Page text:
Another thing working against the success of the film as a comedy is that the last couple reels dissolve into emotional mush. Some might claim that it's a romantic comedy with a heart but the prior goings-on make that more than a little difficult to accept. It gives plenty of tear-jerking though, so it might not make a bad date movie, as long as your date doesn't have any incest and molestation issues lurking in the background.

This release is notable for being not only the first HD-DVD to be released day and date with the standard version, but it's also the first hybrid HD-DVD and standard-DVD. The main problem with that notion is that Warner has been rather aggressive in its pricing; I question whether the $39.99 suggested retail price can possibly be accepted by a public conditioned to sub-$20 movies, especially since there aren't any significant extras. But if your household has a number of DVD players, only one of which is HD, the portability factor may have some significant value.

Rating for Style: B
Rating for Substance: C-


Image Transfer

Aspect Ratio1.78:1 - Widescreen1.85:1 - Widescreen
Original Aspect Ratioyesyes

Image Transfer Review: The disc offers both an HD and, on its flip side, a SD version of the film, both in anamorphic widescreen. There's some minor difference in aspect ratio due to unmatting of the HD image to a 16:9 shape that exposes slightly more image at top and bottom than on the standard side. It's not clear why Warner invited controversy over the aspect ratio in this way, but the difference is inconsequential to my eyes, since it's really only a matter of a few pixels. And frankly, the differences between the HD and SD versions are fairly inconsequential too. Since it's a new transfer of a new film, the SD version looks quite nice, and is certainly very attractive. The HD version, unsurprisingly, has some increased fine detail and better color resolution (MacLaine's vivid red dress looks much better in HD). But I'm not sure the difference is large enough to justify the extreme price differences between the standard and HD versions. Worse, the HD side has visible edge enhancement that is frequently obnoxious. That was an unnecessary and counter-productive step that makes this an even less attractive purchase.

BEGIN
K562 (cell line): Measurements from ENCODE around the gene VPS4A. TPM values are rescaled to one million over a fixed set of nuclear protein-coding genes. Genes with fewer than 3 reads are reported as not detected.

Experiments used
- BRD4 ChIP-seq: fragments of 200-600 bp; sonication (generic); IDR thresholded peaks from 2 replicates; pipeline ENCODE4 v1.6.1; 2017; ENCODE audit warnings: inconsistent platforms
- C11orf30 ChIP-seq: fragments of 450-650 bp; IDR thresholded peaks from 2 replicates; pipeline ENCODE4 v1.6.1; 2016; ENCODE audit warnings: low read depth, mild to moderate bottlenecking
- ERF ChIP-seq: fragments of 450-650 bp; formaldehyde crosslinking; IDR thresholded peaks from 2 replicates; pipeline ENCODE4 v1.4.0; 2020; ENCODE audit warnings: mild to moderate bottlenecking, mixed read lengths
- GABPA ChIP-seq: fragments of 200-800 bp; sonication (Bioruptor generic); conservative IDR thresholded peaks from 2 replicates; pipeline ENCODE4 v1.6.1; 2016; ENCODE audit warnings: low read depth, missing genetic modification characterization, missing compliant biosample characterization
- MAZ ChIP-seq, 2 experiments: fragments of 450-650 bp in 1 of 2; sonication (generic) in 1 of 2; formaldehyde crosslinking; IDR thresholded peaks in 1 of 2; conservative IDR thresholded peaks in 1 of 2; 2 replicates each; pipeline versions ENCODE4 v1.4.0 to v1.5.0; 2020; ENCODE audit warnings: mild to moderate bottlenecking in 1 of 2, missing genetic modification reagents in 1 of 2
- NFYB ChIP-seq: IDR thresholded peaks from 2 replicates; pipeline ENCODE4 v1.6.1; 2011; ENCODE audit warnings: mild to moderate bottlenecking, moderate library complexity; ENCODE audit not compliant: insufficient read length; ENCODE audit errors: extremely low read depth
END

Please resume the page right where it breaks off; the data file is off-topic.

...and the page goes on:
Image Transfer Grade: B-


Audio Transfer

 LanguageRemote Access
Dolby Digital
English, Frenchyes

Audio Transfer Review: Each version of the film includes DD 5.1 English and French tracks (the HD versions being DD+). This doesn't have much gaudy audio, and the dialogue is firmly in the center throughout. Only on occasion are minor sound effects directional, such as a ringing cellphone. The surrounds are pretty much limited to music. Range and fidelity are fine. The HD version has the same issue with the sound levels being too low as was found on the first wave of Warner HD DVDs (which probably shouldn't be surprising since this was until fairly recently intended to be part of that first wave). It can use some correction to higher volume levels than ordinary, but the noise floor is low enough that it doesn't adversely affect the sonic experience.

Audio Transfer Grade: B


Disc Extras

Animated menu with music
Scene Access with 25 cues and remote access
Subtitles/Captions in English, French, Spanish with remote access
1 Original Trailer(s)
2 Other Trailer(s) featuring Superman Returns, Just Friends
1 Documentaries
Packaging: Elite
1 Disc
2-Sided disc(s)
Layers: single

Extras Review: The extras are scanty, falling victim to the reduced space available on the hybrid disc. The film's trailer appears on both sides (though not in high definition on the HD side), while the SD side contains two additional trailers. For some reason I had some difficulty getting the HD side's trailer to play, but it eventually cooperated.

Extras Grade: D+


Final Comments

A highly uncomfortable and not all that funny romantic comedy that misses on too many cylinders; where it does succeed is due to some great casting. Not exactly a showcase HD transfer, however, and nothing more than a trailer tacked on.